The Five Laws of Gold

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A short time ago, I was reviewing some of the books I have on hand and I found one that was given to me by an Uncle a long time ago. This is a book that, using a storytelling style, presents a series of ideas about money management and how to achieve greater wealth.

I speak of George Clason's book "The Richest Man in Babylon," originally published in 1926 ... That's almost a century has passed!

Well, what I want to highlight is that when I reviewed the book, I found a set of rules that still makes a lot of sense, so much so that it could be taken as "Common Sense", but I know that this is the least frequent of senses.

Rick Ferri, in The Five Laws Of Gold, published on the Forbes Magazine site, cited these laws and gave a simple summary of them in a very concise paragraph:

Here are The Five Laws of Gold, as Clason wrote them:

  1. Gold cometh gladly and in increasing quantity to any man who will put by not less than one-tenth of his earnings to create an estate for his future and that of his family.
  2. Gold laboreth diligently and contentedly for the wise owner who finds for it profitable employment, multiplying even as the flocks of the field.
  3. Gold clingeth to the protection of the cautious owner who invests it under the advice of men wise in its handling.
  4. Gold slippeth away from the man who invests it in businesses or purposes with which he is not familiar or which are not approved by those skilled in its keep.
  5. Gold flees the man who would force it to impossible earnings or who followeth the alluring advice of tricksters and schemers or who trusts it to his own inexperience and romantic desires in investment.

Save at least ten percent of all you earn. When investing these savings, seek out those who are most knowledgeable and have solid reputations. Don’t invest in things you don’t understand, and when the return seems too high, it should be a signal to walk away. These logical ideas, diligently applied, are the key to saving and growing wealth, and ultimately enjoying the good that it brings.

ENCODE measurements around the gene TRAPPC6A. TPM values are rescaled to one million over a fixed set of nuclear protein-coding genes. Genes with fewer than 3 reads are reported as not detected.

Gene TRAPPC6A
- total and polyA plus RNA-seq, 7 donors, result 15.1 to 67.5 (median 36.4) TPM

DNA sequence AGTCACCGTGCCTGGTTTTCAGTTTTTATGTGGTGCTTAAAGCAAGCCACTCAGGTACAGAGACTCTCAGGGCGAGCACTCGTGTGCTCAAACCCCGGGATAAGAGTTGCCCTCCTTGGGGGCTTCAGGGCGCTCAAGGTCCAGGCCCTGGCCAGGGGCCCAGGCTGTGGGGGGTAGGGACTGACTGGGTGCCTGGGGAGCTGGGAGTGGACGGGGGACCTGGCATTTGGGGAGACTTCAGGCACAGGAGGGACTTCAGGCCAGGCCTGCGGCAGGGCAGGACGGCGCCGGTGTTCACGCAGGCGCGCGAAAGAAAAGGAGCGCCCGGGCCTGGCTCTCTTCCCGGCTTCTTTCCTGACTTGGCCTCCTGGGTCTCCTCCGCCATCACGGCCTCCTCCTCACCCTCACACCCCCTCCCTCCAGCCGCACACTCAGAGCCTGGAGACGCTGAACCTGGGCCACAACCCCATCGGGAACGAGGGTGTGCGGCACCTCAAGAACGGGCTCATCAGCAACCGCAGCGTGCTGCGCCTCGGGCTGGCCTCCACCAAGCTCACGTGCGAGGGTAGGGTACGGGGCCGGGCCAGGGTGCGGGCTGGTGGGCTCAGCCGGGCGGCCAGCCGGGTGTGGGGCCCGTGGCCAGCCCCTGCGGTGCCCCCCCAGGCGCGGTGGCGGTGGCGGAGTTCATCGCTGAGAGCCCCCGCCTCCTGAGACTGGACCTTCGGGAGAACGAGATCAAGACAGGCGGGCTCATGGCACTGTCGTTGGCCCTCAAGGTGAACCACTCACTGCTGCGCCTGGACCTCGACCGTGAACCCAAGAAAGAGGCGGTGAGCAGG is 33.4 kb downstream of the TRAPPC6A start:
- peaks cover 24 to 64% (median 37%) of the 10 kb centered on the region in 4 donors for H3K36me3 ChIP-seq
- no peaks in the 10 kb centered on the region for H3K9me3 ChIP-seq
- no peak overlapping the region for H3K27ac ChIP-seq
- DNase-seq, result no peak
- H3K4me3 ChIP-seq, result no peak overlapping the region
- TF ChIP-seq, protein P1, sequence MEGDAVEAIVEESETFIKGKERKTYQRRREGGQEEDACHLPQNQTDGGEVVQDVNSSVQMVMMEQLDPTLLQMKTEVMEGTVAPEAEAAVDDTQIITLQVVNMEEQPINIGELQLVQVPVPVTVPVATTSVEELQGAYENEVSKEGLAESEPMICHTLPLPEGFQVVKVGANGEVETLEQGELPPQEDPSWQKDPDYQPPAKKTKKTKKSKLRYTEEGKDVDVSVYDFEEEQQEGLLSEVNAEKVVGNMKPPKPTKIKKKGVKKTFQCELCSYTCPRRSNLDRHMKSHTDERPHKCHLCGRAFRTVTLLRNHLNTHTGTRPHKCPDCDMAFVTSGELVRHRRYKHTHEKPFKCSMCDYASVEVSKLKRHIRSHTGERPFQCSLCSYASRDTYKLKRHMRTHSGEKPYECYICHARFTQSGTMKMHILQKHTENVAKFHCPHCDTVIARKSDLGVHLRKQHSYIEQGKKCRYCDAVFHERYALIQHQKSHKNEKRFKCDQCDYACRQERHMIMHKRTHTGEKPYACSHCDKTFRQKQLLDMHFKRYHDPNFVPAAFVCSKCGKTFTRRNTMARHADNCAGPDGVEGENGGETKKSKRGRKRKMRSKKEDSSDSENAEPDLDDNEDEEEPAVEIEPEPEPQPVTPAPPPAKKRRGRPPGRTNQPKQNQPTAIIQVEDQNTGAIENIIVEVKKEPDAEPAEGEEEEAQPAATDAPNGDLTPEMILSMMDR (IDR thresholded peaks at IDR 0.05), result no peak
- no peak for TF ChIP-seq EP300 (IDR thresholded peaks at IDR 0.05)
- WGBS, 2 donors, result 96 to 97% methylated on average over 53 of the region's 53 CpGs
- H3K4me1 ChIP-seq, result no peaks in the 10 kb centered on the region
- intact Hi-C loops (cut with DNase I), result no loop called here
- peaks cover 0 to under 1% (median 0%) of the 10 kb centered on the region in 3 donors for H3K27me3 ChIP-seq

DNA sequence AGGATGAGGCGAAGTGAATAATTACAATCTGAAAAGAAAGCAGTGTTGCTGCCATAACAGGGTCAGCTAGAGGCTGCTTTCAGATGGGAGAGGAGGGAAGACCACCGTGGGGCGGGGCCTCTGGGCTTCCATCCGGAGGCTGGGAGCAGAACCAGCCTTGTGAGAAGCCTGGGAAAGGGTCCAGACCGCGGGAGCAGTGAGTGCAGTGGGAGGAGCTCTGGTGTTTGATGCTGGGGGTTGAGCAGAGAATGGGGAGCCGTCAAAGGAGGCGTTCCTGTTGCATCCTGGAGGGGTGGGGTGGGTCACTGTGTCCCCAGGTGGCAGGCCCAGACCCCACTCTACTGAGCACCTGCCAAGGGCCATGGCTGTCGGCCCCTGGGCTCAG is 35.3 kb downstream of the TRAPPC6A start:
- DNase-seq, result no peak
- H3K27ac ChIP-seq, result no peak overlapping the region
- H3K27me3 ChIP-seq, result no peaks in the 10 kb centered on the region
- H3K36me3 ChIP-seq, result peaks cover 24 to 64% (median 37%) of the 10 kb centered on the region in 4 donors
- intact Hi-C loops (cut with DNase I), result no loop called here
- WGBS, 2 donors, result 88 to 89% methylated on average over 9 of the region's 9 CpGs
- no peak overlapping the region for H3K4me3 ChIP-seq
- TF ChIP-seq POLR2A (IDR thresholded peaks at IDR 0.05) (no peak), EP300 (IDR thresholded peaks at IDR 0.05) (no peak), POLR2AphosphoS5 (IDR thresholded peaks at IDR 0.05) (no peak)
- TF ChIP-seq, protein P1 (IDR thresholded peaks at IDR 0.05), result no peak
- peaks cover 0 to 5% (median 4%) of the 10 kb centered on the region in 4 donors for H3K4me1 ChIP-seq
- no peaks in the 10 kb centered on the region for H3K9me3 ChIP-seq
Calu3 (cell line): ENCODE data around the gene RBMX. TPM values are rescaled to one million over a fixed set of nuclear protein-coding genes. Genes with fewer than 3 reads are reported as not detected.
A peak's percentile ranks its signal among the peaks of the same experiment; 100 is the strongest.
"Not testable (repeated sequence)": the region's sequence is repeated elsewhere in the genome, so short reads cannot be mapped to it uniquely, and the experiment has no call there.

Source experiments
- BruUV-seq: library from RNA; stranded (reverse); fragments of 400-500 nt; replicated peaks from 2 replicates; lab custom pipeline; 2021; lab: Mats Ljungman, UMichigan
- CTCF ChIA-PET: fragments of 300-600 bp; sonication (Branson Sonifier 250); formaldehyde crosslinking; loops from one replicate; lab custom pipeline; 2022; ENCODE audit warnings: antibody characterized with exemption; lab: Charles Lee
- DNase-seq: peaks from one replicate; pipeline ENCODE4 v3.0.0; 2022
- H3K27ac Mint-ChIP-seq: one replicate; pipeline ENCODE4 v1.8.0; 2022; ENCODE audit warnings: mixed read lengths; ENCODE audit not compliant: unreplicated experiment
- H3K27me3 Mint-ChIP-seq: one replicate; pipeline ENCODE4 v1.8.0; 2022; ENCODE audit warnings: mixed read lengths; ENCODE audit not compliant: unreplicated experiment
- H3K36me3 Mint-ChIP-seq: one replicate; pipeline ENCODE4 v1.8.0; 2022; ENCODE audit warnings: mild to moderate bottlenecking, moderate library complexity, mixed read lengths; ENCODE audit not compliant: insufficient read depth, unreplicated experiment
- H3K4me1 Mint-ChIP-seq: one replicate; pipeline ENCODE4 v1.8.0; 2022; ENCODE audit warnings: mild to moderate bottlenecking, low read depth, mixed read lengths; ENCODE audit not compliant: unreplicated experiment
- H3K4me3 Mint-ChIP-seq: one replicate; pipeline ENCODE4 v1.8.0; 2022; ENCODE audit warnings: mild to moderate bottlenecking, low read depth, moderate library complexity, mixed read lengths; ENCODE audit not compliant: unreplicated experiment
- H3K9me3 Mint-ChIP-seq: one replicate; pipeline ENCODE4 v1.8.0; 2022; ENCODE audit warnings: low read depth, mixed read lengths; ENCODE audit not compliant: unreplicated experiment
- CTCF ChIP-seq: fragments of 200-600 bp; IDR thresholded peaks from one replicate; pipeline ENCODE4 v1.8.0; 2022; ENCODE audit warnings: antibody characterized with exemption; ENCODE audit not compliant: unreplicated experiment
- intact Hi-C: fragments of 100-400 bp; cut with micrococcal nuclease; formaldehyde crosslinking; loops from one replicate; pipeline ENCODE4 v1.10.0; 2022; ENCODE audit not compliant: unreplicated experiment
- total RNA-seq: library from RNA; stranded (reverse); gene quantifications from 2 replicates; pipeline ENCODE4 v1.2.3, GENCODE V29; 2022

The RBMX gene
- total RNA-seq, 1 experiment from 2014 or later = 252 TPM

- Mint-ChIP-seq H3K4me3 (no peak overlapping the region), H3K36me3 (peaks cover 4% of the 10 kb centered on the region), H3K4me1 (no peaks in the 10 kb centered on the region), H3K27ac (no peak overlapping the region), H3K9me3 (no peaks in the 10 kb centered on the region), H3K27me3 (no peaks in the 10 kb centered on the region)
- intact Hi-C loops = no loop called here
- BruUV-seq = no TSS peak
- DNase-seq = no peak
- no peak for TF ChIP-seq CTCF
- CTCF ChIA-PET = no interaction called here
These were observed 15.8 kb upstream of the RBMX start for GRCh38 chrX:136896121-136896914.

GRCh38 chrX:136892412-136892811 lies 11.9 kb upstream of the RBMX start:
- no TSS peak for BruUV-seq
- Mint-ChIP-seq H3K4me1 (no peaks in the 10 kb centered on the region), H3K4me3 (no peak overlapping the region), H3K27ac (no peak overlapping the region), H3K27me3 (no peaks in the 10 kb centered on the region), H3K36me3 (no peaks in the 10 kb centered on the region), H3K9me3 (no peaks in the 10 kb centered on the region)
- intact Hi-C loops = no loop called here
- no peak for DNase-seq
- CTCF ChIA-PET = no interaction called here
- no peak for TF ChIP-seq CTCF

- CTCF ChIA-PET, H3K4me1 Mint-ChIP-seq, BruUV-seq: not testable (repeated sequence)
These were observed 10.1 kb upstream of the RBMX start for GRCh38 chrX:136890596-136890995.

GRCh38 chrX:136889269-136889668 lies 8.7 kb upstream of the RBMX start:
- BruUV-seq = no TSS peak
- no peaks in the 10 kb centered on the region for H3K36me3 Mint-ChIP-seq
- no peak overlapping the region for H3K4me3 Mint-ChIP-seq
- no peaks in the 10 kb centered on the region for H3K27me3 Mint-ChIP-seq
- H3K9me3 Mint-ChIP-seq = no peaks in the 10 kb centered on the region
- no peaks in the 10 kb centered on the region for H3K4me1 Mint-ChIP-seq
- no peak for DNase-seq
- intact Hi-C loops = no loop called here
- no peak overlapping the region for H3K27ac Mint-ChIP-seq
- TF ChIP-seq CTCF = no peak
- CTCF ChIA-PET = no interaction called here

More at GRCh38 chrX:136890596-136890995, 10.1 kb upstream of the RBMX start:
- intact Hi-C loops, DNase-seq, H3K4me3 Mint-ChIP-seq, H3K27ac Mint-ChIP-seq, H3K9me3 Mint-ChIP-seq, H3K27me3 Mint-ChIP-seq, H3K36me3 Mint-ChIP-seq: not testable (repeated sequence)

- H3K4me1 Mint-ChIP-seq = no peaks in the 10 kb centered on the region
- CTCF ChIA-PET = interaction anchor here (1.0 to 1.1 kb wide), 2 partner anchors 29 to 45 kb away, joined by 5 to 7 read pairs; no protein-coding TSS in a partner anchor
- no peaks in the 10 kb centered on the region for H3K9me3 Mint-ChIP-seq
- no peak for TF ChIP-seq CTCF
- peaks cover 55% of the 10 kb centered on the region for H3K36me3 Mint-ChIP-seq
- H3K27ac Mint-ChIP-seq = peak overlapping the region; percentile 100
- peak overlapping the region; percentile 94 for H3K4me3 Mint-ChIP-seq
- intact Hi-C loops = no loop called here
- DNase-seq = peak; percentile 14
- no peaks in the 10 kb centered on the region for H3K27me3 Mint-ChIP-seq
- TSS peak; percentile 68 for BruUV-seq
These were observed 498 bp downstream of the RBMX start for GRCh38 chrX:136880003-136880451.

Also, for people who tend to be more of mind maps, I found an interesting one when I was browsing to find support for this post, it was published by user mannixdeduque on the site Biggerplate:

I was thinking that at present, although much of our ways have changed and in particular I am more focused on the development and investment in cryptocurrencies than in traditional investments, well, I have been wondering if these old rules still have in currently a validity that makes them stand out.

I think that if they do, in fact, even with the changes we have had and in the technological advances that we have, I believe that the essence of making and multiplying capital has not changed as much as one might think, but, I would like to know what you think and if after reading these old laws you can consider them as a help or good advice for your own activity.

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Comments 16

@tipu curate

09.02.2020 08:16
09.02.2020 08:16

I love this laws so well... it is often difficult to keep to things that involves delaying gratification but with this law, it could be a easy task.

09.02.2020 10:12

These personal finance rules require discipline and that is not easy to have. You are right that instant or short-term gratification is very tempting, but if you want to achieve something big, accumulation is required and that can take some time.

09.02.2020 19:36

You are right.. i will have to start working on this.

10.02.2020 09:24

Well: Luck, Cheer up and Success!

They are my wishes for you :)

10.02.2020 16:56

Hello dear teacher @pedrobrito2004.

Very interesting reading friend, I think this is very valid today, especially to save at least 10% of what you earn, that advice I have heard and read many times, so I think this has not changed at all.

09.02.2020 19:15

Things always change, but the essence of things seems to remain quite unchanged, at least without changes that I can notice. That of saving a part of what is earned coincides with not spending more than what is earned, which is also good advice, but by completing it with the other rules, it shows a scenario that not only saves but also invests to grow money